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Influence of Nature in Fahrenheit 451

Satisfactory Essays
Brooklynn Hostetler
Professor Sealy
English 101
February 13th, 2014
Ecocriticism: the study between literature and the environment. Many books link nature to characters and themes in the novel. In Fahrenheit 451, Ray Bradbury links natural imagery to the characters in society. One such line in the book officially states this connection. As a suggestion to Montag, Faber says to “look for it in nature and look for it in yourself” (Bradbury 82). In this quote, Faber means to say that happiness is found in not only one’s self, but in nature as well. This statement formed a connection between the two subjects. Since the connection between man and nature is a key part to the novel, an ecocritical approach to the book is obvious. Natural imagery from Fahrenheit 451 allows readers to apprehend one’s relationship with the natural world.
An ecocritical approach to Fahrenheit 451 gives readers the chance to find a relationship between human assets and nature, which can therefore be perceived as a theme or symbol in the novel. One such example of symbolism that is found in the book is when Montag is describing his wife Mildred’s face after he realized she had just taken pills: “Two moonstones looked up at him in the light of his small hand-held fire; two pale moonstones buried in a creek of clear water over which the life of the world ran, not touching them . . . Her face was like a snow-covered island upon which rain might fall, but it felt no rain; over which clouds might pass their moving shadows, but she fell no shadow” (13). Mildred's face is drawn through natural images to describe her internal character. In this description, nature acts as symbol telling that Mildred is completely separated from the real world. The creek of clear water does not reach Mildred's eyes shows that Mildred is disconnected from society. To support the disconnection even more, Mildred does not feel rain or shadows which shows she cannot see what is true and natural in her life.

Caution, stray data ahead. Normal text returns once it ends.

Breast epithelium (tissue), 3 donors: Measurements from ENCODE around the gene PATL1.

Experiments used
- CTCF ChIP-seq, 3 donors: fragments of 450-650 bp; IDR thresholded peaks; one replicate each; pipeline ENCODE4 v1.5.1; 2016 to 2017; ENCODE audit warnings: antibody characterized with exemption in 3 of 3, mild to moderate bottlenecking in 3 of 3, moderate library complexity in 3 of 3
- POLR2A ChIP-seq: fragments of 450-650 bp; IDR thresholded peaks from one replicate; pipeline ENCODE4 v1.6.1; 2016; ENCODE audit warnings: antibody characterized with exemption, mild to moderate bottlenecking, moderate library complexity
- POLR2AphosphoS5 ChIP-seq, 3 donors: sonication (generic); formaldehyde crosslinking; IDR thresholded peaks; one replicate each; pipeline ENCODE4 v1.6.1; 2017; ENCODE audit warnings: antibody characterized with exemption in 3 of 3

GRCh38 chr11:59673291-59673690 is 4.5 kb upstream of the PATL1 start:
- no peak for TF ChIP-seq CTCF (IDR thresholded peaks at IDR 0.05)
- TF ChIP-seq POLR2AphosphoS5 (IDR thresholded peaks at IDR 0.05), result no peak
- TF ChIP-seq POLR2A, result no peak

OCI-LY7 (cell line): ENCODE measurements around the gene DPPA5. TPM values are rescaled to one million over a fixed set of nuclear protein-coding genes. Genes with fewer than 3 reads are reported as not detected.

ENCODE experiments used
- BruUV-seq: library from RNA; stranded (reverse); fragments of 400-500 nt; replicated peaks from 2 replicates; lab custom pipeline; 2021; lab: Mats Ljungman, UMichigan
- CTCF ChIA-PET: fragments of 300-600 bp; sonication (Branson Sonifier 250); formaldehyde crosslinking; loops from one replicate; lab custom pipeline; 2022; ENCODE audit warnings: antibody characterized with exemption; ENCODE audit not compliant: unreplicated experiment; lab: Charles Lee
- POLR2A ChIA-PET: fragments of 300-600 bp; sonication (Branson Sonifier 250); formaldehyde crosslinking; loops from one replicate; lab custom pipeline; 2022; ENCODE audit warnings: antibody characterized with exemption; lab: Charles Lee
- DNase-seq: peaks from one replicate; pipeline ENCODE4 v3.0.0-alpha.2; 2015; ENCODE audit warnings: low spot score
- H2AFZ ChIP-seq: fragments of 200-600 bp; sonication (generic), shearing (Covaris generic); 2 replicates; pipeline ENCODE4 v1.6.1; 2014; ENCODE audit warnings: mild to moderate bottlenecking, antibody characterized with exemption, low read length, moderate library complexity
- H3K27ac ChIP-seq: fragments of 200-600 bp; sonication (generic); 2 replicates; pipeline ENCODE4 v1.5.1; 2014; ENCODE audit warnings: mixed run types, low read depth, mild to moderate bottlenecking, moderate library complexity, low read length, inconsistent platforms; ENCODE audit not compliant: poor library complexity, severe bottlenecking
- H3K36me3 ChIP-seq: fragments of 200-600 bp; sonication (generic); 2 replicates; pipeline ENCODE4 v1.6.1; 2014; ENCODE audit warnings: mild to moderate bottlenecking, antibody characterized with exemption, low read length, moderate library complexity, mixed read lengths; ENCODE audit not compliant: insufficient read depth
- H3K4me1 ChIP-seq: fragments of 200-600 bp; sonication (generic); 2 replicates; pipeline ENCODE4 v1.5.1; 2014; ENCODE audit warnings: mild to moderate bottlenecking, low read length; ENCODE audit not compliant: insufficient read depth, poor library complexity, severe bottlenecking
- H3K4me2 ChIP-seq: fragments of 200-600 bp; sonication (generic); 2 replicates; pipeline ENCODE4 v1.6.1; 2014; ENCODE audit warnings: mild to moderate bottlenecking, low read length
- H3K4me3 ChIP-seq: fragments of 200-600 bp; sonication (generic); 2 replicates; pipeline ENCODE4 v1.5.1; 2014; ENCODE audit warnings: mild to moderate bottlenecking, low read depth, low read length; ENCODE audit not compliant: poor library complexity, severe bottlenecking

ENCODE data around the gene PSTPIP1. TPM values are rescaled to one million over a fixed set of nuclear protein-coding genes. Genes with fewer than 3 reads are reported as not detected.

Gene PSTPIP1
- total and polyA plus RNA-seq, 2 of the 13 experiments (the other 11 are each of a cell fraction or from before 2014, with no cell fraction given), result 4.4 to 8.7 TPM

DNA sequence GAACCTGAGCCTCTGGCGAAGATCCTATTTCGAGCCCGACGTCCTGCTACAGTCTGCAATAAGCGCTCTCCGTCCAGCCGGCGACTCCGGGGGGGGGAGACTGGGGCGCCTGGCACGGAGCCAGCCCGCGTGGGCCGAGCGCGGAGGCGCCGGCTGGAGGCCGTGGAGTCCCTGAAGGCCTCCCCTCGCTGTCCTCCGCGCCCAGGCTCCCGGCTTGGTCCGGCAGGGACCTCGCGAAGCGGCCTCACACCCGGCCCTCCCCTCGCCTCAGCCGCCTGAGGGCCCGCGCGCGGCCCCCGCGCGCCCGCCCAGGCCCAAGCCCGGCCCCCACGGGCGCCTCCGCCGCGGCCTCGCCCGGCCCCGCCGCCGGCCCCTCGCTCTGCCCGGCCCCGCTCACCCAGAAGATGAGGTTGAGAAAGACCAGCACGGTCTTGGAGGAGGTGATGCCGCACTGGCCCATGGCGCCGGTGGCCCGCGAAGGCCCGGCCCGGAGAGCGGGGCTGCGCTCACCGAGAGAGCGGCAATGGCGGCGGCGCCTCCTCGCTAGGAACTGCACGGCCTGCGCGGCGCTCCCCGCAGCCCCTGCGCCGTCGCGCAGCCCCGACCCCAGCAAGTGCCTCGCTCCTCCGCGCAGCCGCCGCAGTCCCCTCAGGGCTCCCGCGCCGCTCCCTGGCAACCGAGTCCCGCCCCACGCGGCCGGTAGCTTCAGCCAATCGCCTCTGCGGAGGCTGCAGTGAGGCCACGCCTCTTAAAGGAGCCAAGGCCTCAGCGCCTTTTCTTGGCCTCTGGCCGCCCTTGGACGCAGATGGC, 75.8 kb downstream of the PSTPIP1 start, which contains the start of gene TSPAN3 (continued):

Bradbury again uses symbolism and imagery to capture his character’s mental growth. In this situation, Montag is escaping down the river when the text says, “He felt his heel bump land, touch pebbles and rocks, scrape sand. The river had moved him toward the shore” (141). Montag is not only physically moved along and banged up, but is also in the mental process of finally understanding his relationship with the natural world. As he travels down the river, Montag realizes what Beatty, his boss, said about happiness because he found it in nature and in himself. His purpose in life was not for others, but his own self. The fact that this epiphany occurs just as Montag is being pushed to shore represents that Montag is escaping society. The symbolism of the river emphasizes that Montag is now getting in touch with himself as well as the natural world around him. An ecocritical viewpoint accents Montag's and society's challenged with gaining interpretation on life and nature.
An ecocritical approach is definitely revealing in Fahrenheit 451, because of nature imagery. Nature imagery opens a gateway to connect nature and mankind. The interpersonal relationship between one self and nature are essentially one existence and cannot be acknowledged individually. When Faber responds in saying, “look for it in nature and look for it in yourself,” it’s possible that Bradbury is saying that one’s self and nature are essentially the same concept (82).

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